Monday, December 06, 2004

Impressions from academic realities

We have four departments and one institute. One of those is as large as the three others. The smallest one is the best known one, the largest one is the oldest and historically most significant both for the community and at the national level, being grounded in the old teacher's college in Volda. This is a skewed organisation where some of the apparent flaws are our strengths - and vice versa.

It's my job to participate in finding a way to reorganise this mess in a way that lets us keep the good parts and lose the bad parts... but who knows which is which?

To find out what other people have done, we went travelling.

Agder College has reorganised according to subject areas or disciplines. They have collected all those teaching Norwegian in one department, all sociologists in another, or natural scientists in yet an other, and then they have put the teacher's study aside in it's own office. The dean of the teacher's study schedules lectures with people in all the other departments, filling an administrative position basically. This makes the disciplines richer and the discipline based research stronger, but it leaves the students at the teacher's study in the hands of people with little identification with the whole study, only with certain parts of it.

Roskilde University Center has as their slogan: "In silence, death, in movement, life." Their organising ideal is not the matrix, as in Agder, but the project. The students create their own study as part of their own projects, and the teachers work together cross disciplinary in order to teach and supervise - particularly supervise - these students. A strong central leadership puts together the groups to work together across disciplins, and each "house" of students have one set of teachers they relate to, teachers whose responsibility it is to see that the students are supervised and assisted in the project of questioning the world.

Malmö College is all new and shiny bright, and we were the fifth Norwegian college to visit them to study their organising paradigm. It was rather traditional, really, with a strong emphasis on a fairly traditional educational study. What was interesting was their integration of the practical work in their teaching. They did also expand the definition of what was the responsibility of the college, by working with immigrant students both at high-school level and at a more job-directed level, normally the responsibility of the office of employment.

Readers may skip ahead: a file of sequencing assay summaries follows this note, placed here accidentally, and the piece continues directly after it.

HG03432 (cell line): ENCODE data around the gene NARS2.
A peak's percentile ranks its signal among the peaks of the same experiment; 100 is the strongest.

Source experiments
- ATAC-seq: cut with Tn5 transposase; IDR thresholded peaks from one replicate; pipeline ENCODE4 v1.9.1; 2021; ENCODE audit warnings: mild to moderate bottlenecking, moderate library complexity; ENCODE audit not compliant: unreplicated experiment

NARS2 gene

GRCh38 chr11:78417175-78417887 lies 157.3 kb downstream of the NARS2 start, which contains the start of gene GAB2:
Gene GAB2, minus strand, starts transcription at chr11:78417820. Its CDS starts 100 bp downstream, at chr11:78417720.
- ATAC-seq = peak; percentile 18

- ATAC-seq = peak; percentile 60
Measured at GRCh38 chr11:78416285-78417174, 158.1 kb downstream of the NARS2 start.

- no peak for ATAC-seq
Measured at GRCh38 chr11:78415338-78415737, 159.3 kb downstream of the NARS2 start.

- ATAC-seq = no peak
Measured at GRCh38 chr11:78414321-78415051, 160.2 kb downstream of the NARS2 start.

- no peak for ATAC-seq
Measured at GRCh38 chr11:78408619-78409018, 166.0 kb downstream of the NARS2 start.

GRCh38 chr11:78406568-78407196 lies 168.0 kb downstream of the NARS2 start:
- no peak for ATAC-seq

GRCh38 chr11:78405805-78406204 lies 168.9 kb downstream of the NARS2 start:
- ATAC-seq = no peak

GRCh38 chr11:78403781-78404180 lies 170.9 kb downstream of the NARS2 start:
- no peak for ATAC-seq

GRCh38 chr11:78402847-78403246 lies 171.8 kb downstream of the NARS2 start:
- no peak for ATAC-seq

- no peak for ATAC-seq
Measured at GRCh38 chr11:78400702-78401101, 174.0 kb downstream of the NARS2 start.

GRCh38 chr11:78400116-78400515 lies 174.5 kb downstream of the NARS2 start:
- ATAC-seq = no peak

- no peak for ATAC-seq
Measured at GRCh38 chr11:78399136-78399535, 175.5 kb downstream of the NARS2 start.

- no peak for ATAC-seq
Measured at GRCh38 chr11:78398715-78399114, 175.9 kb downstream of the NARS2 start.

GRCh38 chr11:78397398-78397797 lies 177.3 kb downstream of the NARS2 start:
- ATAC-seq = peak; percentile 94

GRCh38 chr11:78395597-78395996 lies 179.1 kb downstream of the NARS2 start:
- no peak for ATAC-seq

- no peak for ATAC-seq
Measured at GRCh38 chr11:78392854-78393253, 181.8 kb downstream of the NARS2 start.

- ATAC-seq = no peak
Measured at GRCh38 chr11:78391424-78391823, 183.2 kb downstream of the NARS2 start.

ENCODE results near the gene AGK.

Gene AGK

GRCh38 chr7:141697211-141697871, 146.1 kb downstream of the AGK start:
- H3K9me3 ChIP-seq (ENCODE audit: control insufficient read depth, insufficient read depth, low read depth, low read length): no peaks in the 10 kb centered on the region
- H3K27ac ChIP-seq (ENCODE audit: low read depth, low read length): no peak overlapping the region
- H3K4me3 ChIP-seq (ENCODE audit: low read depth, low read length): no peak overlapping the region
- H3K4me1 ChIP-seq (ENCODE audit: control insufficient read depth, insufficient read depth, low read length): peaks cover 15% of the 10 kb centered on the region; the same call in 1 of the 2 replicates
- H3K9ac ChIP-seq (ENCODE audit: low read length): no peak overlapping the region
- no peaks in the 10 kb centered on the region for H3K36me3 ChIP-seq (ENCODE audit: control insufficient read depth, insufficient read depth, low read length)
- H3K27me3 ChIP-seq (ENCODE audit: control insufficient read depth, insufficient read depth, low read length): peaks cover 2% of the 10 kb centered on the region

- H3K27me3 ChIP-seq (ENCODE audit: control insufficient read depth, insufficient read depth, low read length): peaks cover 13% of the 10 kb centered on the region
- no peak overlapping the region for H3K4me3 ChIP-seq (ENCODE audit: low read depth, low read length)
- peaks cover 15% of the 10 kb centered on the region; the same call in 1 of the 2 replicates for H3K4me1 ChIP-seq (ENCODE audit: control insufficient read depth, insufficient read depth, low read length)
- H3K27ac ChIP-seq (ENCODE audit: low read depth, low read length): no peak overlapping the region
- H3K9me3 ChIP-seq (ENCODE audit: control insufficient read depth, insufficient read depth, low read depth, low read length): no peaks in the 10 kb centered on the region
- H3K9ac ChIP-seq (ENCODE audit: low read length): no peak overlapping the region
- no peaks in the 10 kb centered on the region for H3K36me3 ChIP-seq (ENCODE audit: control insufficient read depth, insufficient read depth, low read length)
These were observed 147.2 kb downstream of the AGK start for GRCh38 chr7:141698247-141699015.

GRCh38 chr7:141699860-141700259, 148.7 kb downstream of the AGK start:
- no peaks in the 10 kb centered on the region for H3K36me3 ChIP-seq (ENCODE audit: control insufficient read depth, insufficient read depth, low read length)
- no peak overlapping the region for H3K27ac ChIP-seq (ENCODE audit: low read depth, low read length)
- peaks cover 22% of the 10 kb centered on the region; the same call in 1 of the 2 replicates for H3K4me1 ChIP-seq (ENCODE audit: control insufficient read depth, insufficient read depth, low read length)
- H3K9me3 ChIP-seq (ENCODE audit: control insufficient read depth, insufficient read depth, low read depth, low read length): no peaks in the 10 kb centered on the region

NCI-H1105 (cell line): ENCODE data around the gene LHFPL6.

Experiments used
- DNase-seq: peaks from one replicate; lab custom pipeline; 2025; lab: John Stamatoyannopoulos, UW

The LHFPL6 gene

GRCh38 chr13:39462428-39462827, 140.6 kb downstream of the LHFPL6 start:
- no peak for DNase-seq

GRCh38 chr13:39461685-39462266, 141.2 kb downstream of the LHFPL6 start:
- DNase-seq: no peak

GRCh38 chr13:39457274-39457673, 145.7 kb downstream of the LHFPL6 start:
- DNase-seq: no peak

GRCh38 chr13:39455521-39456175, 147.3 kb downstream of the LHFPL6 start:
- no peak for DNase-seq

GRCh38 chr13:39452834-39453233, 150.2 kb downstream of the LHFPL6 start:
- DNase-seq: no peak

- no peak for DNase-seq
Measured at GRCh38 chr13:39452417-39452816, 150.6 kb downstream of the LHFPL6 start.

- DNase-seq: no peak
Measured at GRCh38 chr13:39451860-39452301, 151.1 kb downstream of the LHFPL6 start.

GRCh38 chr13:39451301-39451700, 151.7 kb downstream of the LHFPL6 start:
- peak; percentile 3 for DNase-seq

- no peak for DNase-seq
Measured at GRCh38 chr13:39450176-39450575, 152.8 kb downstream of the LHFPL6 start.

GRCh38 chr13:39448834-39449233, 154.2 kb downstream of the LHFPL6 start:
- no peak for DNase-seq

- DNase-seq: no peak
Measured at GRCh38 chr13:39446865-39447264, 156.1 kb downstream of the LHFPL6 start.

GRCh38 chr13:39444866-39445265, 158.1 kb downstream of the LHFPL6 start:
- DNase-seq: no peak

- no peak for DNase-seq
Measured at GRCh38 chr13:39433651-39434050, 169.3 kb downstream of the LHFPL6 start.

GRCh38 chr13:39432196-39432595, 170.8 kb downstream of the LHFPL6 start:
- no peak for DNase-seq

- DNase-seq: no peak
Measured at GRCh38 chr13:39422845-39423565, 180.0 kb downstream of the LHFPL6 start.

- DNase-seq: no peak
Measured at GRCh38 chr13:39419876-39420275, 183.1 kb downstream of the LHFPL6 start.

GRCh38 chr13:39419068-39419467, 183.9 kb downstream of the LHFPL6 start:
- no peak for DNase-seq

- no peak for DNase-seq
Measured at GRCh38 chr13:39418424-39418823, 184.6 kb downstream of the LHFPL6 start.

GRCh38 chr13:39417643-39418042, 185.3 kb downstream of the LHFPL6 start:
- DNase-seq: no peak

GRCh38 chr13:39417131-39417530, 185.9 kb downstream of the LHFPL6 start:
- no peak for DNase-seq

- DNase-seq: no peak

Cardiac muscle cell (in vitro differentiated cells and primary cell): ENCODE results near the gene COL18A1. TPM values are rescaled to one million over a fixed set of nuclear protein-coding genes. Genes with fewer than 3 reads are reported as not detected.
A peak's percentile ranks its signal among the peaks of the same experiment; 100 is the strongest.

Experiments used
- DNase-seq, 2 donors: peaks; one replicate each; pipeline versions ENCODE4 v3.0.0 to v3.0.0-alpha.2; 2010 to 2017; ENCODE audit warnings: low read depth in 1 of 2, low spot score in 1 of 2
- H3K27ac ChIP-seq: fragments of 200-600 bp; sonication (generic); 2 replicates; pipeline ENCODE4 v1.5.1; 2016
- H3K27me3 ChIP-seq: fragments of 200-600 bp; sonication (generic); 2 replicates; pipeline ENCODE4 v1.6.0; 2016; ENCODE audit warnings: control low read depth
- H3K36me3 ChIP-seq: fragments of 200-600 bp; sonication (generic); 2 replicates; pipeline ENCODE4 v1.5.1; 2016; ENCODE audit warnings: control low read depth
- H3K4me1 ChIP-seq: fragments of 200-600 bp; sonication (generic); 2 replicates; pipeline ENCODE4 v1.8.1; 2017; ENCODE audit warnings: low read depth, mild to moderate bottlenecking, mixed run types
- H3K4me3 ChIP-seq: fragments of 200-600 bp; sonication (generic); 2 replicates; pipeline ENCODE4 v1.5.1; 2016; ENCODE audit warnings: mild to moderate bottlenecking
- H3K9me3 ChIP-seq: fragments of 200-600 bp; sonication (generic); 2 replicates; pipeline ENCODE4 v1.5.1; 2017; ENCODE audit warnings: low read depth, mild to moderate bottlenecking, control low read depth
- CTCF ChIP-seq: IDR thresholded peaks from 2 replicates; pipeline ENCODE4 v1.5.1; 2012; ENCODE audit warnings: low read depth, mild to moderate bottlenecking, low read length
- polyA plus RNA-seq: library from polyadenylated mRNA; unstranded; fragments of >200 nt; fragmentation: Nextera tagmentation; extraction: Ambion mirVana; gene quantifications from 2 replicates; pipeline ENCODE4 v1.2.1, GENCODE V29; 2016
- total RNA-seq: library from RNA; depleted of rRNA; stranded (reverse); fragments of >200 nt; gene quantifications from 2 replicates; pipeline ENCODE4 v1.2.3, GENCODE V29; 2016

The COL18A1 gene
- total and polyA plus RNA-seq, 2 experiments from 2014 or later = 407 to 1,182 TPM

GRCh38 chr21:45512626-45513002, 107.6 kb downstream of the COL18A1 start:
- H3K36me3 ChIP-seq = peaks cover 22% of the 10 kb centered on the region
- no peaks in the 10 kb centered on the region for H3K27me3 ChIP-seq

Now my job is to extract the useful parts from these structures and use them to evaluate and perhaps suggest a way to re-organise Volda College. I should have been writing my presentation for tomorrow, but my head is filled with this rather daunting task. But tomorrow, I am sure, I promise, most certainly...

I am the last speaker Wednesday. I will have time.


niels said...

I am working on the pre-Master program of my own institute (Communication & Multimedia Design - Belgium) which is part of a Med & Design Academy.

We do combine the more practical approach with a theoretical one.

Although recent studies showed that this practical approach does not enhance student learning, we feel it to be a valuable way of teaching. And so do our students.

You can't make the learning easier for them, but making it more pleasant is a goal to attain.

Torill said...

Niels, that is interesting, I would like to see the research which shows that the students do not become better through practical, applied training.

The information and media as well as the journalism study in Volda are a combination of practical and theoretical subjects. We find that it is absolutely necessary, because so much of what the students need to learn needs to be experienced and subjective. They need to know not only how an article is to look, but how to make one themselves, not just how a campaign is supposed to be structured, but how to plan and go through with one.

They may not become better scholars by this, although I find that our students are brilliant scholars - when they want to. But they become better, stronger and more confident practitioners, the kind who can ask questions and innovate, and that is our main goal.